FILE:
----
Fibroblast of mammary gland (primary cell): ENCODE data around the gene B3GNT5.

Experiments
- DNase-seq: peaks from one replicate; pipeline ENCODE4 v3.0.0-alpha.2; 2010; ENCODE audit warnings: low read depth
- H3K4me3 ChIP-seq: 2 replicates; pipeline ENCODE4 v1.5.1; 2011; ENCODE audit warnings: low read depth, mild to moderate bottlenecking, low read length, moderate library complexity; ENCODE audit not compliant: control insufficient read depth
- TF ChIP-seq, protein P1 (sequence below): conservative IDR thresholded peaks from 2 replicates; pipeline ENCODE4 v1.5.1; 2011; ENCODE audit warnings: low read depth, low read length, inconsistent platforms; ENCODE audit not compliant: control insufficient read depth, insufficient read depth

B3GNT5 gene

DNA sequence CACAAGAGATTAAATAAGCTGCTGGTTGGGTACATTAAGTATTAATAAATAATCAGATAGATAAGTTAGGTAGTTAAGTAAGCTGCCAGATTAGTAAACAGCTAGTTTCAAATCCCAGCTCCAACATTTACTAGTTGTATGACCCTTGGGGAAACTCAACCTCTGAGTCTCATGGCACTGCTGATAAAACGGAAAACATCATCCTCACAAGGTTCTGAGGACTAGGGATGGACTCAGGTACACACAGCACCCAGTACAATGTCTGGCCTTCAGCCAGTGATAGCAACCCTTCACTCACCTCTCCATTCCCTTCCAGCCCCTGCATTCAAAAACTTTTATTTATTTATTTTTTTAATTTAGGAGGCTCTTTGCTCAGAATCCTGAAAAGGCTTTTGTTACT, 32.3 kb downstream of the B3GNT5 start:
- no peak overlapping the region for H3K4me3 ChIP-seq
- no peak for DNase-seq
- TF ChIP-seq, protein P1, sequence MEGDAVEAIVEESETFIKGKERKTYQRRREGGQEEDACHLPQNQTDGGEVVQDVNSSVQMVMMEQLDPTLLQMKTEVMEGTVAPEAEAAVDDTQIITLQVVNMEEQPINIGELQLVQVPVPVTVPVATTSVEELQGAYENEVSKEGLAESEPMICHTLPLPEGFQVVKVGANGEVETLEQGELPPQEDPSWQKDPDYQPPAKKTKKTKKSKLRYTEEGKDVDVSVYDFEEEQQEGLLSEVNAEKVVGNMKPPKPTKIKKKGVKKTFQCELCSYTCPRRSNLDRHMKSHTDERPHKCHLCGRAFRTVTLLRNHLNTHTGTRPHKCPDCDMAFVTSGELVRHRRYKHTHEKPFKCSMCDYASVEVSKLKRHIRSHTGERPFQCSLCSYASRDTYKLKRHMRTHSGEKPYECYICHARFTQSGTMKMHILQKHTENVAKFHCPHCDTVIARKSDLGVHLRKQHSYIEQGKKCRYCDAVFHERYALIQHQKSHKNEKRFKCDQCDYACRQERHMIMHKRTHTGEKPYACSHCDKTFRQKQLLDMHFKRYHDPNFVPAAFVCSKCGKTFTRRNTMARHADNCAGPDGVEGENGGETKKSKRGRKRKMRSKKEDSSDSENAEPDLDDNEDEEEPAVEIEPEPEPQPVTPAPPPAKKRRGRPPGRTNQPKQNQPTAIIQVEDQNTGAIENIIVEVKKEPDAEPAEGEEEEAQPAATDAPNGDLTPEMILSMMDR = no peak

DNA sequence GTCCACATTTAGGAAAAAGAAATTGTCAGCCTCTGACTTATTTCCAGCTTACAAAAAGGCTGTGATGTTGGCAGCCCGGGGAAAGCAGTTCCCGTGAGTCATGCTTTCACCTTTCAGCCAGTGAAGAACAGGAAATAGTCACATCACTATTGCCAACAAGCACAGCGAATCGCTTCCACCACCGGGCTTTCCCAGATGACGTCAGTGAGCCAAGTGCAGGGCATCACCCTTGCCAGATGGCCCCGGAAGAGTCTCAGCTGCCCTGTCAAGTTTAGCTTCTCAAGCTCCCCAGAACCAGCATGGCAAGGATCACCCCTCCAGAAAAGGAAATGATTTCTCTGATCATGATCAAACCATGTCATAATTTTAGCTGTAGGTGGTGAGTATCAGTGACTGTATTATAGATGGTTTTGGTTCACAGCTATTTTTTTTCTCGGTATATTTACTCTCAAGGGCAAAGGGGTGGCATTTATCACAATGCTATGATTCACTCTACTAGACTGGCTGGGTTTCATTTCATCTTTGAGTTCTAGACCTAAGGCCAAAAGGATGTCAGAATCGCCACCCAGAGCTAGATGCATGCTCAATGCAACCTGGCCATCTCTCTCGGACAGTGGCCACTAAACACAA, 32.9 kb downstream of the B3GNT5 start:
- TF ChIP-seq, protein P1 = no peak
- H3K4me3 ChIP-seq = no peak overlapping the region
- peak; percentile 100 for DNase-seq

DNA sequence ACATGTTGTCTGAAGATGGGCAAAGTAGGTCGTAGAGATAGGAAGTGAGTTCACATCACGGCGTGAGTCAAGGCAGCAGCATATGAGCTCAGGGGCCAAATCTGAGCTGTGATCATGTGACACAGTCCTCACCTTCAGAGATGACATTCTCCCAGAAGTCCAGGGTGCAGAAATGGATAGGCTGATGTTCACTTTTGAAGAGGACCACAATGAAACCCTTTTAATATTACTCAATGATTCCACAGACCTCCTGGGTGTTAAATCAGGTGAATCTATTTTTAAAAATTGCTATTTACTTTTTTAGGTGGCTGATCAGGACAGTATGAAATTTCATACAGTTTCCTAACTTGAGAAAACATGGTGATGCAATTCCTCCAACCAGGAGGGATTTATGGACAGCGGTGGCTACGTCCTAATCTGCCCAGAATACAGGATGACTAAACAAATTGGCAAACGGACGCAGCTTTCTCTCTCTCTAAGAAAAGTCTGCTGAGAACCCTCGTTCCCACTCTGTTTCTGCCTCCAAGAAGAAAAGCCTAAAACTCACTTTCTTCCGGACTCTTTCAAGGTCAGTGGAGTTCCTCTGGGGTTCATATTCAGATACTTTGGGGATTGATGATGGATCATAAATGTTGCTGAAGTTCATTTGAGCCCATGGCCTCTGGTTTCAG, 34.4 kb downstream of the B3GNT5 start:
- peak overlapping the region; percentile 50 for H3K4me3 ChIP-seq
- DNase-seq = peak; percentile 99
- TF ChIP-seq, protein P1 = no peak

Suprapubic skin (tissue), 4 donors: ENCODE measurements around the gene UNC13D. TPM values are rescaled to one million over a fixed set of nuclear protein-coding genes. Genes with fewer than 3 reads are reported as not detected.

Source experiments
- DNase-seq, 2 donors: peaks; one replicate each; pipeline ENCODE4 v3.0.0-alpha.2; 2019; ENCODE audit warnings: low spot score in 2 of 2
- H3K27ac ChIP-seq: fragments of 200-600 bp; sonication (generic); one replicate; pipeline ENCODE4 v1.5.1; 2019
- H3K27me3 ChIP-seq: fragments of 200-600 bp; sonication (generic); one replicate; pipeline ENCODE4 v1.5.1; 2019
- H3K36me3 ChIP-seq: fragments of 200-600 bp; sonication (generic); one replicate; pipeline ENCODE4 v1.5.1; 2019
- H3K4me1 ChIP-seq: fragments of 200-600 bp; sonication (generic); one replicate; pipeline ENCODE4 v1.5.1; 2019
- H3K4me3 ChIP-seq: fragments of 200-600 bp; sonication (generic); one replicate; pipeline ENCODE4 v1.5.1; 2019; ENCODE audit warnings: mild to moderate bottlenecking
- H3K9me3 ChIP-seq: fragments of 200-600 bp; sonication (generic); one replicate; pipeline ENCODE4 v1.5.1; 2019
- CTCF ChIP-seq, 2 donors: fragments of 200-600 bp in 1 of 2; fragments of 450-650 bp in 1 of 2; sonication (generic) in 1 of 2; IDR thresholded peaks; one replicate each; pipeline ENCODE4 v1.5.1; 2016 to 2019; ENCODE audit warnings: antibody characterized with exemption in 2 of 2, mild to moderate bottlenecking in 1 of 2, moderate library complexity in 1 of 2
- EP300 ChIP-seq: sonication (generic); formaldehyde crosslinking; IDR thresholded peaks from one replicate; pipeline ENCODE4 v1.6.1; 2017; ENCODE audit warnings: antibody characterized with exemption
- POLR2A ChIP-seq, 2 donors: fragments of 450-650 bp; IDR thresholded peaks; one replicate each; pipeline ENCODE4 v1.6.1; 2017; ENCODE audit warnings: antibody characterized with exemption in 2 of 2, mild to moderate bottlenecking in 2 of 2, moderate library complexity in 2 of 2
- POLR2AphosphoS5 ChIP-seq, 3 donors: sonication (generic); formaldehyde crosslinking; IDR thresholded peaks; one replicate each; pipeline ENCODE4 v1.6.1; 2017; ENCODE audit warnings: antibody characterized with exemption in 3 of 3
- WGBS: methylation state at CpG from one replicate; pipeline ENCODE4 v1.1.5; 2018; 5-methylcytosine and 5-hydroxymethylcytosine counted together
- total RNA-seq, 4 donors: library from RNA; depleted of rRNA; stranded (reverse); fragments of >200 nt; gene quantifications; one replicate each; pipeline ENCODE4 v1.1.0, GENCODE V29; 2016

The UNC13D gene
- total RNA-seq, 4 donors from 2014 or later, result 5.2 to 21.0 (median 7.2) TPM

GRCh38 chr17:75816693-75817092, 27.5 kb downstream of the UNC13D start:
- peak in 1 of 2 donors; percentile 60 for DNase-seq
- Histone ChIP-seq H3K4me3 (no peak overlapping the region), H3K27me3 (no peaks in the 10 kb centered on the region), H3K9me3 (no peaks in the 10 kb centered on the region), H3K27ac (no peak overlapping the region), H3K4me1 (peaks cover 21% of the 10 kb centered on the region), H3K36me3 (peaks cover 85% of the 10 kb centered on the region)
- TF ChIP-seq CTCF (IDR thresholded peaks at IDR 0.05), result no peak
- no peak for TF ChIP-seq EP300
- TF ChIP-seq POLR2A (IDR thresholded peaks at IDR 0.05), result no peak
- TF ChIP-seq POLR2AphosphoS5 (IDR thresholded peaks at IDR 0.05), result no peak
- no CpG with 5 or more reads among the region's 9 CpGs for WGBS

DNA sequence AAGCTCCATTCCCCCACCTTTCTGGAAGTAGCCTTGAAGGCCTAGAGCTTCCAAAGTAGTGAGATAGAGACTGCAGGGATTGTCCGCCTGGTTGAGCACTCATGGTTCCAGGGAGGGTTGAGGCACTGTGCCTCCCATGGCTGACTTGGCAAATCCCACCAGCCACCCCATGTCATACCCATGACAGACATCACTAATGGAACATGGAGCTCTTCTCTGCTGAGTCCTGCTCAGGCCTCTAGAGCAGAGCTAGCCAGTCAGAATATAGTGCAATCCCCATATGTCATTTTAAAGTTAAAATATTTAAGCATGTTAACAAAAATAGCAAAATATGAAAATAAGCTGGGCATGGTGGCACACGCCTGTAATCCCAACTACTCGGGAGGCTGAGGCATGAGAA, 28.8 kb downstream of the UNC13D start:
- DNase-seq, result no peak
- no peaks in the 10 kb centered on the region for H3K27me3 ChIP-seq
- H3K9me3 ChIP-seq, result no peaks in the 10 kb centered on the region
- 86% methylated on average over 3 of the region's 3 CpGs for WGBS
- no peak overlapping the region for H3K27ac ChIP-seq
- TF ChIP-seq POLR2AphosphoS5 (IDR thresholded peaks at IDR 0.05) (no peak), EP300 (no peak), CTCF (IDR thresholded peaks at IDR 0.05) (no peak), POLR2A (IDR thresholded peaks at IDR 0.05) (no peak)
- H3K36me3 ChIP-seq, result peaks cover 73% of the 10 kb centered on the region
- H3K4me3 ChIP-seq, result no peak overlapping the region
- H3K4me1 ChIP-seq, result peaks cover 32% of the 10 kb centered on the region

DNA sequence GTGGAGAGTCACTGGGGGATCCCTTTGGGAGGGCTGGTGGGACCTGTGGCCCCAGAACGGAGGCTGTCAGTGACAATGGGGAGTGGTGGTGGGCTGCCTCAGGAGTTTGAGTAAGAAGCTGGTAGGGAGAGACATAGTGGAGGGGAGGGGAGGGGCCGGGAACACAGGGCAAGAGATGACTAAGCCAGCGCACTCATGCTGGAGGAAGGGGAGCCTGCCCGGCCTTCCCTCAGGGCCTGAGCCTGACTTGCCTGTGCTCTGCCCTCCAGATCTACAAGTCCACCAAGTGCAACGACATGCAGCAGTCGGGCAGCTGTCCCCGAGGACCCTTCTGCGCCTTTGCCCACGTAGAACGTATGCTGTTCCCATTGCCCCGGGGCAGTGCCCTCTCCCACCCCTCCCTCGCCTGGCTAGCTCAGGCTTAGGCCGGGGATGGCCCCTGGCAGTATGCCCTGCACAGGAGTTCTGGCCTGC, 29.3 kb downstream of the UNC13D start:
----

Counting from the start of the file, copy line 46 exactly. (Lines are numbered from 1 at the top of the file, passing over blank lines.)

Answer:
- no peaks in the 10 kb centered on the region for H3K27me3 ChIP-seq